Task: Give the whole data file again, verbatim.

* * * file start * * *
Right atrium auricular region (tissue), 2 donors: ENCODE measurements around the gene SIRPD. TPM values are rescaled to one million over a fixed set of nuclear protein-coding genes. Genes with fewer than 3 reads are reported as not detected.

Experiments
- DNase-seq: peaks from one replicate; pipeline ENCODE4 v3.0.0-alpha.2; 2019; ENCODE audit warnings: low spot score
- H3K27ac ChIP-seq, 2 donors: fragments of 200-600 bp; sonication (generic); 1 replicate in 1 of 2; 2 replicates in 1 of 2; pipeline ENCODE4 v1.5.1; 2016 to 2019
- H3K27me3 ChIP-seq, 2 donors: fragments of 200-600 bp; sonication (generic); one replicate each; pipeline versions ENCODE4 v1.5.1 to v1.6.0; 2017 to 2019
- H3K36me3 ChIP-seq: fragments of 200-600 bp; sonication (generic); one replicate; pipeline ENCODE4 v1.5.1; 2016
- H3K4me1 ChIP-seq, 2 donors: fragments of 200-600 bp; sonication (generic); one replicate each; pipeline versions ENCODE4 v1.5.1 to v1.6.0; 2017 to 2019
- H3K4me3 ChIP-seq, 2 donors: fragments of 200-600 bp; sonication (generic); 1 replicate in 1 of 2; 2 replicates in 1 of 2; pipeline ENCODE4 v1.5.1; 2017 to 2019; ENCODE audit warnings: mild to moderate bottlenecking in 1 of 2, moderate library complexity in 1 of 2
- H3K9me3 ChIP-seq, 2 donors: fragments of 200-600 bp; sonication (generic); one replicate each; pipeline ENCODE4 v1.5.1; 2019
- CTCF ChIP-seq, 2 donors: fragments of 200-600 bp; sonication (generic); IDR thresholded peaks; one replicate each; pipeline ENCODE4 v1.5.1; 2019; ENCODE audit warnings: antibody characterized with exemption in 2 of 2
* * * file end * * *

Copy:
Right atrium auricular region (tissue), 2 donors: ENCODE measurements around the gene SIRPD. TPM values are rescaled to one million over a fixed set of nuclear protein-coding genes. Genes with fewer than 3 reads are reported as not detected.

Experiments
- DNase-seq: peaks from one replicate; pipeline ENCODE4 v3.0.0-alpha.2; 2019; ENCODE audit warnings: low spot score
- H3K27ac ChIP-seq, 2 donors: fragments of 200-600 bp; sonication (generic); 1 replicate in 1 of 2; 2 replicates in 1 of 2; pipeline ENCODE4 v1.5.1; 2016 to 2019
- H3K27me3 ChIP-seq, 2 donors: fragments of 200-600 bp; sonication (generic); one replicate each; pipeline versions ENCODE4 v1.5.1 to v1.6.0; 2017 to 2019
- H3K36me3 ChIP-seq: fragments of 200-600 bp; sonication (generic); one replicate; pipeline ENCODE4 v1.5.1; 2016
- H3K4me1 ChIP-seq, 2 donors: fragments of 200-600 bp; sonication (generic); one replicate each; pipeline versions ENCODE4 v1.5.1 to v1.6.0; 2017 to 2019
- H3K4me3 ChIP-seq, 2 donors: fragments of 200-600 bp; sonication (generic); 1 replicate in 1 of 2; 2 replicates in 1 of 2; pipeline ENCODE4 v1.5.1; 2017 to 2019; ENCODE audit warnings: mild to moderate bottlenecking in 1 of 2, moderate library complexity in 1 of 2
- H3K9me3 ChIP-seq, 2 donors: fragments of 200-600 bp; sonication (generic); one replicate each; pipeline ENCODE4 v1.5.1; 2019
- CTCF ChIP-seq, 2 donors: fragments of 200-600 bp; sonication (generic); IDR thresholded peaks; one replicate each; pipeline ENCODE4 v1.5.1; 2019; ENCODE audit warnings: antibody characterized with exemption in 2 of 2